Sinn Fein Leader's Arrest Ignites Debate Over Academic Freedom

Sinn Fein President Gerry Adams was arrested Wednesday as part of an investigation into one of Northern Ireland's most controversial killings.
Neil Hall Reuters /Landov

Originally published on Fri May 2, 2014 11:02 am

The arrest of Sinn Fein leader Gerry Adams this week in Northern Ireland is raising questions about academic freedom across the Atlantic.

As NPR's Scott Neuman reported:

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Author Interviews
9:04 am
Fri May 2, 2014

The Making Of 'Godzilla,' Japan's Favorite 'Mon-Star'

Originally published on Fri May 2, 2014 11:23 am

Transcript

DAVID BIANCULLI, HOST:

We're celebrating Godzilla's 60th anniversary today on FRESH AIR. When the film was first shown in America, about 40 minutes were deleted from the original Japanese version to make it shorter and to make way for new footage that was added to make the movie more marketable to American audiences. The new footage featured an American wire service reporter whose reports provided the narration for the story.

The reporter was played by Raymond Burr, who went on to play TV lawyer Perry Mason. Here's how Burr opened the film.

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Movie Reviews
9:04 am
Fri May 2, 2014

'Ida': A Coming-Of-Age Story With An Eerie Luster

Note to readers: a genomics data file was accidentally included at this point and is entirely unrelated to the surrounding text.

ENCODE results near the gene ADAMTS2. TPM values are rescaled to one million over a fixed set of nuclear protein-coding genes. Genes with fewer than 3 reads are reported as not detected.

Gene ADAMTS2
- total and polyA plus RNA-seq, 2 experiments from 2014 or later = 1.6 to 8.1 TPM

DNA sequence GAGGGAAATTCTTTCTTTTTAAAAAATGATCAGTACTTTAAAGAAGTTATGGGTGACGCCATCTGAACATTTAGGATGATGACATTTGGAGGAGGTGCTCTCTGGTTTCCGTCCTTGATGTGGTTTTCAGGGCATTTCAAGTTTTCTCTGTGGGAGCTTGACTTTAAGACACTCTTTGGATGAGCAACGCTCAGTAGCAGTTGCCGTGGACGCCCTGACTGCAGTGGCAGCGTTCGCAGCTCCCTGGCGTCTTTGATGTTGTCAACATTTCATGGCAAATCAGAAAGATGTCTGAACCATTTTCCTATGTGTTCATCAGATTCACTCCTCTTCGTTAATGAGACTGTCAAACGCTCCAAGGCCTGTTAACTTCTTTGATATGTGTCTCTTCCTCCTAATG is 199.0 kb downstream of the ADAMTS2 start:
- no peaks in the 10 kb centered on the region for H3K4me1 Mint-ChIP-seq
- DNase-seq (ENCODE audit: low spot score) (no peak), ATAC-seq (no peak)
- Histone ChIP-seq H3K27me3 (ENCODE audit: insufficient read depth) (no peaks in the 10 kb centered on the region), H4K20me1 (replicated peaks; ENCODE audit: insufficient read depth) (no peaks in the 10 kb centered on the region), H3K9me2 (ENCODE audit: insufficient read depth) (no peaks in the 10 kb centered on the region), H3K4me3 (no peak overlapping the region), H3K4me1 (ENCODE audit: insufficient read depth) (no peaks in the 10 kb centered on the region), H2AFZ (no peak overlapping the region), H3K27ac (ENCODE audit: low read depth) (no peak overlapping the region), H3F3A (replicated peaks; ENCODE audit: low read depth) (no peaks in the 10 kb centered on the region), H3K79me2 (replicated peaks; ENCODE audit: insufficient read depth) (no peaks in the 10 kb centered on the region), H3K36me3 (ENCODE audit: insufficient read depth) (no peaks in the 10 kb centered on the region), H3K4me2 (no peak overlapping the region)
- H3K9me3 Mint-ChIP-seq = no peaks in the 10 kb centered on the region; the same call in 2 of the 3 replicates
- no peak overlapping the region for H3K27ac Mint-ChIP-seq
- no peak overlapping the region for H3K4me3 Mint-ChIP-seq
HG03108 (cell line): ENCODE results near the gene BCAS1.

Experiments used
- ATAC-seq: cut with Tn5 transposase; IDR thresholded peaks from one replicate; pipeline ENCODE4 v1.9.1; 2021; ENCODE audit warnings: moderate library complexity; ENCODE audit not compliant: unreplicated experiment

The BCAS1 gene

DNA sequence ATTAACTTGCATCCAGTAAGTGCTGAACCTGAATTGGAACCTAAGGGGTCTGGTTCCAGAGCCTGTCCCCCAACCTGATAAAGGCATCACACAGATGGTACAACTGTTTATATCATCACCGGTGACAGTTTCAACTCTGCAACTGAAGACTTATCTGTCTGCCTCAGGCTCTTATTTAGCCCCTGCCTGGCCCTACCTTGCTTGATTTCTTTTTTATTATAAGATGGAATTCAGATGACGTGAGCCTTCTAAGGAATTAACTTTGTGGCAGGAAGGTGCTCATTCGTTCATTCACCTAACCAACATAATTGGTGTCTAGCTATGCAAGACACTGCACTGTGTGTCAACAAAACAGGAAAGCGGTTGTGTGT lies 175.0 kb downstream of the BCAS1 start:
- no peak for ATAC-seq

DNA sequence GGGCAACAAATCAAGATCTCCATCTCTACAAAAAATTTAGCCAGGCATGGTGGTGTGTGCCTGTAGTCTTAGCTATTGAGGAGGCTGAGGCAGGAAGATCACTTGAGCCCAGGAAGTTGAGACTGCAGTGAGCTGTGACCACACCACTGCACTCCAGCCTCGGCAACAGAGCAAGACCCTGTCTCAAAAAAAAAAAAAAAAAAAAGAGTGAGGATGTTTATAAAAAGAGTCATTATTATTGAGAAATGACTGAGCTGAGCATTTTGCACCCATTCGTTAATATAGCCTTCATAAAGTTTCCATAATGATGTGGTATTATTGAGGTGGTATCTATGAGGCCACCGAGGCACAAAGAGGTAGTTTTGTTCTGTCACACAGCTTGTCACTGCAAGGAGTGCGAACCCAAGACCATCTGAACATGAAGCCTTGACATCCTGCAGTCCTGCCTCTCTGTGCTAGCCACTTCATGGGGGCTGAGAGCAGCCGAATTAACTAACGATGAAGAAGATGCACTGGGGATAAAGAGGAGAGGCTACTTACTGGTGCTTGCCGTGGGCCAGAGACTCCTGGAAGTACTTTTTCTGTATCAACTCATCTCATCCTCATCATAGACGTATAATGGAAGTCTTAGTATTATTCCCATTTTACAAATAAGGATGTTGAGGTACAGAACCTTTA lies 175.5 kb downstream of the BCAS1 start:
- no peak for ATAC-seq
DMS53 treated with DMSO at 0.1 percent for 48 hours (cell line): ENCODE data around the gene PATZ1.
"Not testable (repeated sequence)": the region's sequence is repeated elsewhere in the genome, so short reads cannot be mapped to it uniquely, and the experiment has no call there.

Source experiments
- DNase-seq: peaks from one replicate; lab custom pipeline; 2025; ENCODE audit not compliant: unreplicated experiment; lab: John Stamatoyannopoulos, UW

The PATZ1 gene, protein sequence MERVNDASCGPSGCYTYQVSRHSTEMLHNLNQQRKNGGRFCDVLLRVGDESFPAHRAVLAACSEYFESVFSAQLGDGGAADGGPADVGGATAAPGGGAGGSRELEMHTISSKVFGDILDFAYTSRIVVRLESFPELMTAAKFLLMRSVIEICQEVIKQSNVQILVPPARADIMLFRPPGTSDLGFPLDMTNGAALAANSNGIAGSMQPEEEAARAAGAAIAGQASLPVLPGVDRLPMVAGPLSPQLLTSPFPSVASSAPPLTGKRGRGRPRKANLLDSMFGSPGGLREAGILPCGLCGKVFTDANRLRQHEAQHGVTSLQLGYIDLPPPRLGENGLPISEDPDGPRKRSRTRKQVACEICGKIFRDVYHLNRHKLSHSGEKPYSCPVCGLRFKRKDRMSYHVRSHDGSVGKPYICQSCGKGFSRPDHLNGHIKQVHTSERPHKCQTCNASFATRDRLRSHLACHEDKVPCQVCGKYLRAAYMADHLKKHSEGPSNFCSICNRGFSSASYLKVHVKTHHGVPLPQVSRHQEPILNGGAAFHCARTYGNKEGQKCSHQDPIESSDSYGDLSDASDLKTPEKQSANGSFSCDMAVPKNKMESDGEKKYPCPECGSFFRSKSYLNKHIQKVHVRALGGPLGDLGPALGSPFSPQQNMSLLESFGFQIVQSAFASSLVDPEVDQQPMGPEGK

Originally published on Fri May 2, 2014 11:23 am

Transcript

DAVID BIANCULLI, HOST:

The Polish-born director Polish-born director Pawel Pawlikowski's is best known for the English-language movie "My Summer of Love," a lesbian coming-of-age film that was a breakthrough for actress Emily Blunt. His new film is called "Ida," spelled I-D-A and centers on an orphan who learns the secret of her past when she's on the brink of becoming a nun. Film critic David Edelstein has this review.

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Remembrances
9:04 am
Fri May 2, 2014

'Fresh Air' Remembers British Actor Bob Hoskins

Originally published on Fri May 2, 2014 11:23 am

Transcript

DAVID BIANCULLI, HOST:

British actor Bob Hoskins, who played a human detective in a world of cartoon characters in the acclaimed movie "Who Framed Roger Rabbit," died this week after contracting pneumonia. He was 71 years old.

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NPR Story
8:18 am
Fri May 2, 2014

One Millennial Works Hard To Overcome His Generation's Stereotypes

Bryan Williamson is a political science major at Oregon State University in Corvallis.
Chris Lehman Northwest News Network

Originally published on Fri May 2, 2014 4:38 pm

Twenty-somethings get a bad rap these days. You know the stereotypes: Heads buried in their smartphone. Sleeping in their parents' basement. Too apathetic to care about anything -- especially getting involved in politics.

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Abuse On Campus
8:10 am
Fri May 2, 2014

WSU, U-Idaho Under Investigation For Sex Assault Complaints

Originally published on Thu May 1, 2014 7:09 pm

Washington State University and the University of Idaho are among the schools under investigation over their handling of sexual assault cases.

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Politics
7:38 am
Fri May 2, 2014

Despite Party Differences, Millennial State Lawmakers Find Common Ground

The four youngest members of the Washington legislature are two Democrats and two Republicans who find generational common ground in spite of their political differences.

Originally published on Fri May 2, 2014 11:11 am

The Washington legislature is trending a bit younger these day. Nine of the 147 members are under 34 years old.